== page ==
As I looked across University Avenue and Queen Street I could see a sea of people peppered with orange to celebrate the colours of New Democratic Party (NDP) and pay their respects to its recently deceased leader, Jack Layton.
I was with my toddler and I promised him a parade of sorts. Without understanding, he managed to behave himself as we waited for Jack Layton's casket to pass us by. When I say "managed to behave," I mean the toddler wasn't trying to self-annihilate for a long stretch of time, which was a huge success. I think he could tell the momentous occasion, the excited (not somber) mood around us as people waited and waited. He sat on the curb and vibrated, occasionally showing his belly off to the public when the mood struck him. To his left there was a woman carrying a poster, which read "Solidarity" and I was struck by this word because that's what was happening on the street in that moment -- solidarity. A bittersweet event. Here we were, all together, waiting to say goodbye to the guy most people referred to as "Jack," which is what happens when people feel that the person is real, even if we've only seen this person in papers or on the screen. So, Jack was Jack and we were saying goodbye to Jack.
In my 17 years in Canada I've never been to an occasion like this where so many people gathered to celebrate a politician. I understand this was a state funeral so that was a draw, but there was also almost a week of preceding events, a spontaneous showcasing of support and love such as messages scribbled in chalk all over Nathan Phillips Square, the candlelight vigil on the Parliament Hill in Ottawa, candle light vigils in the windows of Toronto homes, the massive media coverage -- people were getting together to celebrate the life of the man who led NDP to become the Official Opposition in the House of Commons for the first time in Canadian history. And we were also celebrating something else -- Jack's message of hope and optimism.
I've always voted NDP so I'm perhaps biased, but my support of the party reflects my sentiment for what I grew up with: a pro-democratic movement that began in 1980 and managed to topple communism in 1989. I come from the country that had its own Jack, complete with defiant moustache and charisma, though ours was called Lech and his revolution was much more bloody. You could say I have a soft spot for the guys who stir the s*it in politics, especially the guys who are pro workers' right and support social, educational and environmental programs.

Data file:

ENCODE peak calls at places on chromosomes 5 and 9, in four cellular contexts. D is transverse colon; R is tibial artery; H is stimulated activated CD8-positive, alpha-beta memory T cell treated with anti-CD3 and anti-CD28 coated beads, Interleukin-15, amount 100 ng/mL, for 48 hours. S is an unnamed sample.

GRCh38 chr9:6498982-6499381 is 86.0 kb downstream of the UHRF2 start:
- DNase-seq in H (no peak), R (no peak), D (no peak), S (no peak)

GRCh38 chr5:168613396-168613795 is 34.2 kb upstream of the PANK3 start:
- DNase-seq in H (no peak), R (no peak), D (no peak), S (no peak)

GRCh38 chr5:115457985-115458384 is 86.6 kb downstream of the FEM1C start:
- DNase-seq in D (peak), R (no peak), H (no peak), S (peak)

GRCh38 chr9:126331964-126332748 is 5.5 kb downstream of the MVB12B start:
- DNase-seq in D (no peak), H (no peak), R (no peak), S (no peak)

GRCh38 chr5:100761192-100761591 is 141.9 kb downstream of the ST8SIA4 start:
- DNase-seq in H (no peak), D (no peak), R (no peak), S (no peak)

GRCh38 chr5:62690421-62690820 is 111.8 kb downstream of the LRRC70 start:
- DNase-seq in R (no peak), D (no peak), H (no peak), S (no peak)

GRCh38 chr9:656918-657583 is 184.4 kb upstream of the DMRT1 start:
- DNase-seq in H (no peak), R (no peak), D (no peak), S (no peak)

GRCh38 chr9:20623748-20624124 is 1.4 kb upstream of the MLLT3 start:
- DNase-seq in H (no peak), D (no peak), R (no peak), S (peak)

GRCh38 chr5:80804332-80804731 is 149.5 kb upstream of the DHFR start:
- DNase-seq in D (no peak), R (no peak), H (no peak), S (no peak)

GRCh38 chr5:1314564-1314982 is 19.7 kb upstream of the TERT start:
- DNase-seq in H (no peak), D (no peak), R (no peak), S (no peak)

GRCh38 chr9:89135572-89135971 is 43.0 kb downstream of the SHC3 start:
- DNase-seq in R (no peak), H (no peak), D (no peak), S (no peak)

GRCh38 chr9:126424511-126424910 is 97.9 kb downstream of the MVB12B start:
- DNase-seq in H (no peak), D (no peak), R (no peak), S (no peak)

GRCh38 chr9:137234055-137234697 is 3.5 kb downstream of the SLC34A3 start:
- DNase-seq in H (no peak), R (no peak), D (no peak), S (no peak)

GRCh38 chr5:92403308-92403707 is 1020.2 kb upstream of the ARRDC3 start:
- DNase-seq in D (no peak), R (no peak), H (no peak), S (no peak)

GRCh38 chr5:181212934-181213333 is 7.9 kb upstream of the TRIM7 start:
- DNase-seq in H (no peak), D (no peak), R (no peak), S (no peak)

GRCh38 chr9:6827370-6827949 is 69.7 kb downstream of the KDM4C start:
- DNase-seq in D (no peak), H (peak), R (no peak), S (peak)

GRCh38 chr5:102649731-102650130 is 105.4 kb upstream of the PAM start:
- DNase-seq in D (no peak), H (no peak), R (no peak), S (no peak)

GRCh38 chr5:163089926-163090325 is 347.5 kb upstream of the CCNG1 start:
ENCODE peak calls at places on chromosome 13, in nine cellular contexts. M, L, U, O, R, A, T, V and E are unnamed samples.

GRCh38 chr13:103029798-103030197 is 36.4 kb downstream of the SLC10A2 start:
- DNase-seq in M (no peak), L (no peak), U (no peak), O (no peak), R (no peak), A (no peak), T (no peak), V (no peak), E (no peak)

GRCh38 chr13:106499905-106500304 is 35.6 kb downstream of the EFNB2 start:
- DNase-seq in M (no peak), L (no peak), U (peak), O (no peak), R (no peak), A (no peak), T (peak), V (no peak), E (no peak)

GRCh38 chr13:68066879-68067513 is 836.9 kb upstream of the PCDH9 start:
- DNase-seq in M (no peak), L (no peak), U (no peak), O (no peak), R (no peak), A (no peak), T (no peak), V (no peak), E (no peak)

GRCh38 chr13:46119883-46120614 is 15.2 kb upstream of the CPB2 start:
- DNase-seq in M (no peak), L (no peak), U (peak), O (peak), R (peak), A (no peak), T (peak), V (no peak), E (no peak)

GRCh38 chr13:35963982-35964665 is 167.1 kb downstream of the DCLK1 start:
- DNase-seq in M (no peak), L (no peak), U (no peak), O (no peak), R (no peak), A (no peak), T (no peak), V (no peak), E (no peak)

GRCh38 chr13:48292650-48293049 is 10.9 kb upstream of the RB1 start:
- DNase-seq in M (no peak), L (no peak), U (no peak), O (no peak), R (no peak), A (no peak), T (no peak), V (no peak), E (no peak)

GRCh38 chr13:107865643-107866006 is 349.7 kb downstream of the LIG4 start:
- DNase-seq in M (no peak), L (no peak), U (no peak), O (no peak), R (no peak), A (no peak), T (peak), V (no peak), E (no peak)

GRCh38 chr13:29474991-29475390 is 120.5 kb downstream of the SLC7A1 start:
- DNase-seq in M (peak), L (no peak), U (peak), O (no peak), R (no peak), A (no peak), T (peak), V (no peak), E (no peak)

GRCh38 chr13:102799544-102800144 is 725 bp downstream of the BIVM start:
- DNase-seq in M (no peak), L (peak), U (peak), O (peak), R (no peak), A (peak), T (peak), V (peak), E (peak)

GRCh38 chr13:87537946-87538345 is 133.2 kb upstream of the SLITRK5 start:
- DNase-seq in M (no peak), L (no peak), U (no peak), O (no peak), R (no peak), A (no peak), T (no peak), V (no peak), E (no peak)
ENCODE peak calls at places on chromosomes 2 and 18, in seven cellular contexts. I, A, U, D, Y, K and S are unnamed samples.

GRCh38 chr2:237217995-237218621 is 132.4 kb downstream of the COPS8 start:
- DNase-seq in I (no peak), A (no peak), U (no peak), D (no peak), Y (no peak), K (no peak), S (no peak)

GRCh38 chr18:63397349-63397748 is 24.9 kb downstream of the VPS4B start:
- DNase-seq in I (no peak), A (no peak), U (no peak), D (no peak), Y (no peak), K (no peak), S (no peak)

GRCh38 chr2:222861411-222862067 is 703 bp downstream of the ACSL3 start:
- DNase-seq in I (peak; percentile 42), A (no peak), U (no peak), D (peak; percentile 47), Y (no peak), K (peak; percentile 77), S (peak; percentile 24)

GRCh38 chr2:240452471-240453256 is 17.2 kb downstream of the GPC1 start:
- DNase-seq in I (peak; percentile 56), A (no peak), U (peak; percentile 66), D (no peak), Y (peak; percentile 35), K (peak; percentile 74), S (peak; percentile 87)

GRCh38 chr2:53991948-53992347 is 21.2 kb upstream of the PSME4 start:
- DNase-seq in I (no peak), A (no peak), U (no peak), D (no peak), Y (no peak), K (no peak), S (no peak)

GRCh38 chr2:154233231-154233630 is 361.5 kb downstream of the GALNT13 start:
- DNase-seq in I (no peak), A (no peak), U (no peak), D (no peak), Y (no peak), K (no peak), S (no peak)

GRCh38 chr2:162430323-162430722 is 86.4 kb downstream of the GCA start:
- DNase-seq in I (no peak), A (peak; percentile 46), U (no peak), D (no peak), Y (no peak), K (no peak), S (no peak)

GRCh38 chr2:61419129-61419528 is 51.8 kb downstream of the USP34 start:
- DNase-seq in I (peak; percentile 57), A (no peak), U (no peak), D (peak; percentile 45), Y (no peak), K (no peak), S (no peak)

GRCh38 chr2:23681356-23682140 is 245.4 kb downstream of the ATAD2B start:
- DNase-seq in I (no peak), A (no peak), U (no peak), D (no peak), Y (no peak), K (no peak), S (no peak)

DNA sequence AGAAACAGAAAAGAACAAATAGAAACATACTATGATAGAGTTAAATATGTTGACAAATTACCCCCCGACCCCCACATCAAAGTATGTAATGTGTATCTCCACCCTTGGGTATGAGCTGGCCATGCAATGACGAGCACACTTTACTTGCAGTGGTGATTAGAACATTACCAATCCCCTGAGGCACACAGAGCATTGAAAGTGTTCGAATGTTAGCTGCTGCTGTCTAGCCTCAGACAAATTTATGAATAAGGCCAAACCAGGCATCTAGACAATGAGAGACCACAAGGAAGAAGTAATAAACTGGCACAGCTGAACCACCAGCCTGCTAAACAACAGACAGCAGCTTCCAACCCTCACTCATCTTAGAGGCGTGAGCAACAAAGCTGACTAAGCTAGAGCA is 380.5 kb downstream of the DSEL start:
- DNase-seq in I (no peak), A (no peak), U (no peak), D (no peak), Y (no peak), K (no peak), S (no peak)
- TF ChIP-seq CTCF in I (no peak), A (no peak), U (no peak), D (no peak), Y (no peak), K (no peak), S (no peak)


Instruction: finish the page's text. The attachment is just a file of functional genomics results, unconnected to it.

As a young child I was obsessed with being allowed to partake in the Labour Day celebrations that, although originally conceived to support ideologies that I'm in favour of now, were just pompous Soviet Bloc propaganda-spreading parades where children with red ties were forced to wave red flags with the hammer and sickle. My parents, thankfully, were so cruel that they forbade me to go and I had to console myself with leftover flags brought over by friends whose parents were nicer than mine, obviously (and liked to kiss big Soviet ass).
I'm glad that I waited to pick my political flavours. Years later, when I was in Solidarność-supported division of Girl Scouts, my parents finally allowed me to go to gatherings that had political agendas. We would get together at special assemblies to subtly mark our support for the ongoing Round Table discussions between the old government and the opposition groups. We sang songs, we talked about the 1944 Warsaw Uprising a lot, the older kids talked about its symbolism in terms of ongoing political situation in Poland. At the time I liked being a part of these gatherings for three reasons: because I liked the singing, because I was thrilled for our Girl Scout unit to have been kicked out of the elementary school when our alliances came to light, and also because I was full of the thrill that comes from feeling truly hopeful, the hope that things could change for the better.
The reason why I was allowed to go was because the world felt safer already. The old government was pretty much done -- my parents could see the proverbial light at the end of the tunnel; optimism was soaring ahead of any difficulties that follow a major change.
Layton's final message to Canadians calls, among many other things, for hope. He wrote, "Optimism is better than despair. So let us be loving, hopeful and optimistic." As the four police motorcycles slowly opened the funeral procession, led by horse-mounted police, followed by pipe and drum bands, and an honour guard, then finally the hearse with Jack's casket inside, the people broke out into a thunderous applause and I grabbed my toddler and lifted him to see better, to see how the messenger of hope brings people together and how his message builds a feeling of solidarity.